Ascent: Unmanned Aircraft Prepare to Fly High
Drones, called “UAVs” (unmanned aerial vehicles) by large companies and industry groups or UAS (unmanned aircraft systems) by the Federal Aviation Administration, will be an $89 billion business worldwide in the next decade, according to Wall Street analysts.
Progress is slow, however, because the FAA is still in the process of creating the regulations and guidelines necessary for entry into “integrated airspace.” Currently commercial and revenue-generating UAV flights are narrowly restricted to flights for research and development. Congress passed a law in 2012 that sets 2015 as the deadline to establish how UAV flights and conventional airplanes will someday share the air.
The new flying machines range in size from a hand-held unit to that of a small car. They also differ in budget ranging from a few dollars to multi-million dollar military or government surveillance drones approved for defense, border patrol or homeland security use.
The Department of Defense uses the term “Unmanned Aircraft Systems” (UAS) to describe its unmanned flight equipment; the term “drone” is used more accurately to describe “targets,” explains Stan VanderWerf, entrepreneurial engineer and former executive director for Colorado’s UAS team, (now called Rocky Mountain UAS). Unlike a costly Predator that patrols remote sections of Afghanistan in search of Al Qaeda, UAS are being tested for agriculture, environmental and weather monitoring as well as for use by energy companies, municipalities and Hollywood filmmakers.
The popularity of remote- controlled flight comes as no surprise to VanderWerf who sees plenty of energy-efficient applications on the horizon. Non-defense unmanned aircraft usually have a wingspan of six to eight feet. Many are smaller – the size of a remote-controlled toy – and lightweight.
They are usually battery-powered or use little fuel, making them economical to operate.
A helicopter costs about $700 per hour to operate; a UAV will fly for five dollars or less. That low cost combined with the ability to carry payloads like cameras, heat sensors, air quality monitors and more make it an attractive tool.
Among those already using test equipment are fire, police, universities, mining officials and others who monitor dangerous environmental conditions. The University of Colorado has flown UAS for weather research for more than a decade.
During last summer’s Black Forest fire, firefighters experimented with heat sensor-equipped UAS mounted on an airplane. Once the blaze was extinguished, a sensor was sent in to monitor hot spots. When an underground fire was identified, a team was sent in to put it out, averting a reinitiated fire.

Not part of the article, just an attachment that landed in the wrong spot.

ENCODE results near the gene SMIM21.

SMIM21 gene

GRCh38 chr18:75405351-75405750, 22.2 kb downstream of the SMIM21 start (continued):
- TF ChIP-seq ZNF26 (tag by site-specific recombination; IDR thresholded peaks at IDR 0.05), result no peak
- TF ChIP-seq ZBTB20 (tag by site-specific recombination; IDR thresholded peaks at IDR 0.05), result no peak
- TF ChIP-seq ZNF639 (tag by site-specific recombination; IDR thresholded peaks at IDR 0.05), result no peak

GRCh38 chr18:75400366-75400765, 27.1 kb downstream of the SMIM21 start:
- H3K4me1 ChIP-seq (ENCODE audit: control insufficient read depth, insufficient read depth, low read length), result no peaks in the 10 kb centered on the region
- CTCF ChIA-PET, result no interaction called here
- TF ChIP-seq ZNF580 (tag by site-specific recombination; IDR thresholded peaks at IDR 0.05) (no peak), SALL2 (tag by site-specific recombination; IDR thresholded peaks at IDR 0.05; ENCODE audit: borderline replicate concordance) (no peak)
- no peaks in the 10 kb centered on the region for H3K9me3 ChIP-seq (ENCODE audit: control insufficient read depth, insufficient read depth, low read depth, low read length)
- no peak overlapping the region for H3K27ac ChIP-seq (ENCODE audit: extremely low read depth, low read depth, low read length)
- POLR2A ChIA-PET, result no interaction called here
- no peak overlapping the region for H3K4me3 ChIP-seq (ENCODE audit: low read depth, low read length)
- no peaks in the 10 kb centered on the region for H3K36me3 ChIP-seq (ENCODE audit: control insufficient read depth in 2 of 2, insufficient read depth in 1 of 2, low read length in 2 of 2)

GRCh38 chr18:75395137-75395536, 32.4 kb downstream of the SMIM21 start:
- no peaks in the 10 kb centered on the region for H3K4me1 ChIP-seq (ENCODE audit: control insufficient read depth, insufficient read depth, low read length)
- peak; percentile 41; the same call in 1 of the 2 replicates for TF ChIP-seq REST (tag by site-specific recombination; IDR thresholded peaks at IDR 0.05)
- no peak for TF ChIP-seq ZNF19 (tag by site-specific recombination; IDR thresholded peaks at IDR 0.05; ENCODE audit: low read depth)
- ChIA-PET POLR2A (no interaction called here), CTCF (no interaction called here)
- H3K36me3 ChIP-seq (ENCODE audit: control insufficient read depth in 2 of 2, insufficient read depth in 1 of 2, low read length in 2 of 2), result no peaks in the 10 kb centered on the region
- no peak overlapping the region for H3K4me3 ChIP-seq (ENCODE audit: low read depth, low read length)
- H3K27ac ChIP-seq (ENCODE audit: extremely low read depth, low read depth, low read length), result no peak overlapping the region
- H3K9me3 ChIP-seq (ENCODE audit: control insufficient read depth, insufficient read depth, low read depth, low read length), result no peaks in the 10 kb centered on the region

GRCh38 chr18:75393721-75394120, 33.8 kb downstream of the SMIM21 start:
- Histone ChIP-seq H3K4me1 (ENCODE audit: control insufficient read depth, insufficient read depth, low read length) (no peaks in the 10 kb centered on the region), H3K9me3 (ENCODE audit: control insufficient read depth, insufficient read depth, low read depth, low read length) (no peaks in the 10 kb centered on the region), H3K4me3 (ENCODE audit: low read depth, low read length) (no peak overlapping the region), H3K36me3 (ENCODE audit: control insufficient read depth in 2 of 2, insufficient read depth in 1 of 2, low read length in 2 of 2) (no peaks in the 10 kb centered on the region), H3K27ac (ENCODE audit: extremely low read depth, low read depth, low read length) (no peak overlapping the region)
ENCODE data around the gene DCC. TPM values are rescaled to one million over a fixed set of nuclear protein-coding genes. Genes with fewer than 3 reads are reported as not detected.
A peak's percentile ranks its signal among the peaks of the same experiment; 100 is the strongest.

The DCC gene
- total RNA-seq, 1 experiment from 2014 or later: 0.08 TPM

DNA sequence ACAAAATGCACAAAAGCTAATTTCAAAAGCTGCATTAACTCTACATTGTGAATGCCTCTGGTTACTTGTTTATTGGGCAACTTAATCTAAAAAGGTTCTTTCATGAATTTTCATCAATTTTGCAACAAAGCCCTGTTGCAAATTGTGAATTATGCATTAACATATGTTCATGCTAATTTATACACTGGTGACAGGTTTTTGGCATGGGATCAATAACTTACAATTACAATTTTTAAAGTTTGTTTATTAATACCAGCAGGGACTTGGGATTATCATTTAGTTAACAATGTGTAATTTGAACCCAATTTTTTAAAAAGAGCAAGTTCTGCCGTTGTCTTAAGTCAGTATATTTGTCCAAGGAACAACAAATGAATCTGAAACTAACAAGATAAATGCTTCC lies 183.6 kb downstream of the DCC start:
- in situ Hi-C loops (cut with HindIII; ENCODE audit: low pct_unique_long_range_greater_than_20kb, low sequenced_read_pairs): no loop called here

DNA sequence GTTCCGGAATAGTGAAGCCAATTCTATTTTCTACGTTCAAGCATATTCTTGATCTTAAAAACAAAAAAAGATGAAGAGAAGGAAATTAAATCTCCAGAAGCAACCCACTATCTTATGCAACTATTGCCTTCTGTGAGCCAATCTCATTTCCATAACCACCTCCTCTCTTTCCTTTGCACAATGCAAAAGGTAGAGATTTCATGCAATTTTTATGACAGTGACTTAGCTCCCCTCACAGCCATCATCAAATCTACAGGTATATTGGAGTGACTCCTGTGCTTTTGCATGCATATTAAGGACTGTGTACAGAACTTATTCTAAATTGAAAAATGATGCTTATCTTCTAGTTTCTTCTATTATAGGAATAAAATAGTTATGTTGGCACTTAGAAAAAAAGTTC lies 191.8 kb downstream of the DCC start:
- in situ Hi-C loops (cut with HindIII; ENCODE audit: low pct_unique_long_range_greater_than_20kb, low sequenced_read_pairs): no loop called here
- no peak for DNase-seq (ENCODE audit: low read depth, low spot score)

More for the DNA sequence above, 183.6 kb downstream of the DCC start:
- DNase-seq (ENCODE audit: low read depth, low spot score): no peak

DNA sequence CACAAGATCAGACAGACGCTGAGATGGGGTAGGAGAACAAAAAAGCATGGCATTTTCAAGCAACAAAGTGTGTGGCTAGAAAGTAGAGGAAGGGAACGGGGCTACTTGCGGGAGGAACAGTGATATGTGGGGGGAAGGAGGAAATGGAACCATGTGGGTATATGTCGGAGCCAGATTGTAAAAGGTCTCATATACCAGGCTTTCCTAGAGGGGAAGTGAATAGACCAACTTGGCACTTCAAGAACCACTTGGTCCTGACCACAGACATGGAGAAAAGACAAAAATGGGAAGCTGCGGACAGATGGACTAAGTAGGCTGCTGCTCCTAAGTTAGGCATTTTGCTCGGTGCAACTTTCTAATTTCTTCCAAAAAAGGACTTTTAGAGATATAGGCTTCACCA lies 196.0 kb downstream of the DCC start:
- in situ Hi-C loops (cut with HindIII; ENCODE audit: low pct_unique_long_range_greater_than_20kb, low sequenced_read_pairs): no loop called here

“By sending in UAS sensors, no one was put in harm’s way,” VanderWerf says.
On a macro level, energy giants like BP have experimented with unmanned aircraft since 2006. UAVs have been used to check more than 300,000 miles of the company’s natural gas pipeline. They also serve as a valuable environmental tool -- monitoring the movement of marine mammals in the Alaskan seas near BP’s offshore drilling operation.
The low cost to fly commercial or industrial UAVs is a powerful driver.
Industry experts estimate a small, unmanned vehicle fitted with a heat-sensing camera for pipeline monitoring may cost as little as $20,000. In contrast, a helicopter sent to monitor an oil pipeline costs about $3,000 per hour.
David Quinones, CEO of New York-based SkyCamUSA heads an aerial photography and video production company specializing in close-range aerial media. His customers range from Sony Pictures, NBC and the National Geographic Channel to real estate’s ReMax and Century 21, Napa Valley vineyards and universities including Princeton, Johns Hopkins and Baylor.
The company’s fleet of multicopters meets FAA regulations by suspending remotely-controlled video camera units from a line. They fly vertically and quiet, using six or eight electric motors. He looks forward to using commercial UAS aircraft in the future.
One major problem, Quinones says, is that small drones need to be able to detect other aircraft and maneuver out-of-the-way by themselves. Smaller unmanned equipment may also not be detected on radar by commercial airliners.
“This is something that we need to really work on,” he points out, adding that integration may take several phases.
So while commercial users including Amazon.com and national pizza delivery chains must wait for an FAA-approved certification process before launching new applications, UAS enthusiasts are content with their approved 400-foot airspace ceiling. Hobbyists who own military-style UVAs have begun attending “Fight Club”-like meet-ups in the Bay Area. They enjoy pitting the amateur flying machines against each other in dogfights and races.
Even in Deer Trail, Colorado - where residents may apply for “drone hunting licenses” - there’s a marketing opportunity, says VanderWerf.
“Instead of using clay pigeons for skeet or target shooting, you can substitute them with UASs that fly in the air like birds – making it more of a sport.”
Entrepreneurial opportunities in the UAS industry appear endless. Amazon.com’s CEO Jeff Bezos has announced his company plans to use unmanned “octocopters” to deliver customer orders – and he’s not alone.
Here in Colorado Springs Stan VanderWerf has launched his own start-up using 3-D printers. “I’m already working on building UAV component prototypes with 3-D technology. It’s an exciting market,” he says.